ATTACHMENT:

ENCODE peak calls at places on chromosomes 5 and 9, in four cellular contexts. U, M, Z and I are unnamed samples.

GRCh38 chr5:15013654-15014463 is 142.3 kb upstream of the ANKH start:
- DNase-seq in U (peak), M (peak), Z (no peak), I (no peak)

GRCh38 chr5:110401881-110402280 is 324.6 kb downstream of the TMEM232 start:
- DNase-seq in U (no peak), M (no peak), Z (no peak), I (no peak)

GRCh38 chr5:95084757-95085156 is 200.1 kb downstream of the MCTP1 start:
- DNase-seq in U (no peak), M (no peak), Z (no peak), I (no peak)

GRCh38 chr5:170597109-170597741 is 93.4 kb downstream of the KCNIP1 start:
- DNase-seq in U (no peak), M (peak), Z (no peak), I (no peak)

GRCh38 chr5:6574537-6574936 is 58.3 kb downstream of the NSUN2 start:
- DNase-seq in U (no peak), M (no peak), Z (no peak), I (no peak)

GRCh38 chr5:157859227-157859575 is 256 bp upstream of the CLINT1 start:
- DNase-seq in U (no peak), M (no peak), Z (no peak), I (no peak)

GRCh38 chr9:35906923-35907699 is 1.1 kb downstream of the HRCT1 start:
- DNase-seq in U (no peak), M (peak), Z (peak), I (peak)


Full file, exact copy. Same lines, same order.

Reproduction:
ENCODE peak calls at places on chromosomes 5 and 9, in four cellular contexts. U, M, Z and I are unnamed samples.

GRCh38 chr5:15013654-15014463 is 142.3 kb upstream of the ANKH start:
- DNase-seq in U (peak), M (peak), Z (no peak), I (no peak)

GRCh38 chr5:110401881-110402280 is 324.6 kb downstream of the TMEM232 start:
- DNase-seq in U (no peak), M (no peak), Z (no peak), I (no peak)

GRCh38 chr5:95084757-95085156 is 200.1 kb downstream of the MCTP1 start:
- DNase-seq in U (no peak), M (no peak), Z (no peak), I (no peak)

GRCh38 chr5:170597109-170597741 is 93.4 kb downstream of the KCNIP1 start:
- DNase-seq in U (no peak), M (peak), Z (no peak), I (no peak)

GRCh38 chr5:6574537-6574936 is 58.3 kb downstream of the NSUN2 start:
- DNase-seq in U (no peak), M (no peak), Z (no peak), I (no peak)

GRCh38 chr5:157859227-157859575 is 256 bp upstream of the CLINT1 start:
- DNase-seq in U (no peak), M (no peak), Z (no peak), I (no peak)

GRCh38 chr9:35906923-35907699 is 1.1 kb downstream of the HRCT1 start:
- DNase-seq in U (no peak), M (peak), Z (peak), I (peak)